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7 things we've learned about Ultima Thule, the farthest place visited by humans

Leila Miller, Los Angeles Times on

Published in Science & Technology News

About a billion miles more distant than Pluto is Ultima Thule, a peanut-shaped object in the outer solar system that's the farthest place ever visited by humans.

NASA's New Horizons spacecraft zipped past Ultima Thule on New Year's Eve (Pacific time), flying within 2,200 miles of the space rock's rust-colored surface. The data it captured is now giving scientists a rare glimpse into the solar system's early days.

Ultima Thule has spent most of its 4.5 billion years frozen in time in the Kuiper Belt, a doughnut-shaped region beyond Neptune that contains remnants from the solar system's early days. Its surface is barely heated by the sun, which is about 4 billion miles away, according to an initial analysis of New Horizons data published in Friday's edition of the journal Science.

"We had never seen something that was so primordial, so unchanged since the early formation days," said Alan Stern, the principal investigator for the New Horizons mission.

Ultima Thule is what's called a contact binary object, consisting of two lobes that formed separately through an accumulation of small particles of gas and dust. Only later did they fuse together, scientists believe.

The new report is based on only 10% of all the data collected by New Horizons during its flyby. The full download won't be complete until mid-2020.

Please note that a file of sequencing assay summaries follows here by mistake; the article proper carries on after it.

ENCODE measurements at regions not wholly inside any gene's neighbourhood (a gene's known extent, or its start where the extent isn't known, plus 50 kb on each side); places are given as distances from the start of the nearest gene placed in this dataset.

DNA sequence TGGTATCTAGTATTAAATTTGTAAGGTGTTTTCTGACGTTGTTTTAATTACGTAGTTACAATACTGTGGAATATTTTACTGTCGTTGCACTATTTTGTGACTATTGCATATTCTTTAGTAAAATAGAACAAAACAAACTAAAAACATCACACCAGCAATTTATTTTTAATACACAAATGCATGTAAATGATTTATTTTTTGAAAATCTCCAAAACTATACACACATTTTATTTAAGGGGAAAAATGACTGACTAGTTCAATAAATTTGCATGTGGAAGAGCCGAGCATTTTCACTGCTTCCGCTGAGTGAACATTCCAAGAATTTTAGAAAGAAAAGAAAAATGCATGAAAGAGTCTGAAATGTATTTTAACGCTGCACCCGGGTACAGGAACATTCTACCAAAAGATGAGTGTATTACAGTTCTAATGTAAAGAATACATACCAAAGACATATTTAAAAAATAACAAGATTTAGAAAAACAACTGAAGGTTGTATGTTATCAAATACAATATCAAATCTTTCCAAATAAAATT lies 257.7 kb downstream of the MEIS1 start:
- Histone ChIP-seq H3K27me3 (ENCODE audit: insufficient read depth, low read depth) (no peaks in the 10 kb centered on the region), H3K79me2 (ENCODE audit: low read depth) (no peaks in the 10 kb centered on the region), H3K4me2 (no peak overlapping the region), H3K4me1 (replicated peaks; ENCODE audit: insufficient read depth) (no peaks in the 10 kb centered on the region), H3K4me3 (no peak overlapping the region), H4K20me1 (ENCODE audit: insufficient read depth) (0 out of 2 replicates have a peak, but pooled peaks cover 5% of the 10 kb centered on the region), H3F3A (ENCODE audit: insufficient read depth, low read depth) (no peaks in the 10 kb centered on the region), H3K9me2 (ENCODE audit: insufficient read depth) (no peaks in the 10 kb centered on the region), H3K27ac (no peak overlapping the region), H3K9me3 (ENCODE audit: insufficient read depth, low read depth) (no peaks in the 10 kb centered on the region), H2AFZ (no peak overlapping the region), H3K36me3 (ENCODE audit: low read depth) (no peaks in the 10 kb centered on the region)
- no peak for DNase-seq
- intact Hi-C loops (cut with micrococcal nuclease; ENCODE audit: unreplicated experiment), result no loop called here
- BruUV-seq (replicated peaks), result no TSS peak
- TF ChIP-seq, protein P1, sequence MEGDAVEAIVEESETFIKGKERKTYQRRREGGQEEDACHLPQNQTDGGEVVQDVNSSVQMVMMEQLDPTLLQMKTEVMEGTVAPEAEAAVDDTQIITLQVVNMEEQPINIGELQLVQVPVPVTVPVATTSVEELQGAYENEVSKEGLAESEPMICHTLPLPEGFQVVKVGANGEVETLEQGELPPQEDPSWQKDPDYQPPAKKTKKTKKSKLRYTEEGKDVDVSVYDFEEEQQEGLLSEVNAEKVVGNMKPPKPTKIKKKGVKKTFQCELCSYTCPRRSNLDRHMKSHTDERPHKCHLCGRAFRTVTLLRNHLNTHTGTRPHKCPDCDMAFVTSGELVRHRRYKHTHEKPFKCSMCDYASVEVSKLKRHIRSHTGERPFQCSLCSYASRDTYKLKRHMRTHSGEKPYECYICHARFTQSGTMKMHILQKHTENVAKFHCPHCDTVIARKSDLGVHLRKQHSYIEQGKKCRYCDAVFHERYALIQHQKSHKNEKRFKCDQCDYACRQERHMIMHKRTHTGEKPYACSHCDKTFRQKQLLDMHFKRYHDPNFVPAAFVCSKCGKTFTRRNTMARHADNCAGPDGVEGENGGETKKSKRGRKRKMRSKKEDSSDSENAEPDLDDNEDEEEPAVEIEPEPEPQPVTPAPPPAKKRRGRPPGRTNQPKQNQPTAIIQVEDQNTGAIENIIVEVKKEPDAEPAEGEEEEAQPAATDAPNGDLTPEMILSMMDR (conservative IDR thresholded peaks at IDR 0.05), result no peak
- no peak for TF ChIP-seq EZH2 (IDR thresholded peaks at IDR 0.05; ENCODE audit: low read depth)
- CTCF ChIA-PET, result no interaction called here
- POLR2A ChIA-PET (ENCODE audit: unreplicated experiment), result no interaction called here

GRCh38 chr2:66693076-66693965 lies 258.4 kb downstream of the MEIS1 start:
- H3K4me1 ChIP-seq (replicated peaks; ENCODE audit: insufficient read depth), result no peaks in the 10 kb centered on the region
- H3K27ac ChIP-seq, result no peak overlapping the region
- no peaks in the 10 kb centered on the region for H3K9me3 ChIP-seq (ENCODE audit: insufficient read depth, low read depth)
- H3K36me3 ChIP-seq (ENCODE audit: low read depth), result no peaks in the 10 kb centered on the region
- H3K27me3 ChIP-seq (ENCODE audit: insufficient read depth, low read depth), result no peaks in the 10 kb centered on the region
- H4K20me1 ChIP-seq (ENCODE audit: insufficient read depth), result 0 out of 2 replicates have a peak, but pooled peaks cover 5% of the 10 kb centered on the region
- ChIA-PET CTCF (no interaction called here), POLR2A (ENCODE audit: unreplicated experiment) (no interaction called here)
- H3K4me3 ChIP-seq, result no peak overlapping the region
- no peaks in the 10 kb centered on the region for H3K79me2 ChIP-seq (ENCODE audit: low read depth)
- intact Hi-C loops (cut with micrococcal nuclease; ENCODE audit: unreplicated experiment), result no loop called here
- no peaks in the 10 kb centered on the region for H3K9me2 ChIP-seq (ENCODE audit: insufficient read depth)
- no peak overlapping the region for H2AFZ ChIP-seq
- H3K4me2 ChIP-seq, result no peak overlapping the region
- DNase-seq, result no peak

Here are seven things we've learned about Ultima Thule so far:

-- It has been essentially undisturbed for more than 4 billion years

Ultima Thule is about 43 times farther from the sun than we are, and as a result, it receives 900 times less sunlight than we do on Earth. Since it has never gotten warmer than about -350 degrees Fahrenheit, it has been well preserved since its formation shortly after the solar system was born.

During its 293-year orbit around the sun, some regions of Ultima Thule receive no sunlight for decades at a time, while others face the sun for decades straight. Scientists think variations in daily and seasonal temperatures have probably only affected a very shallow surface layer of the Kuiper Belt object, ranging from a few millimeters to a few meters.

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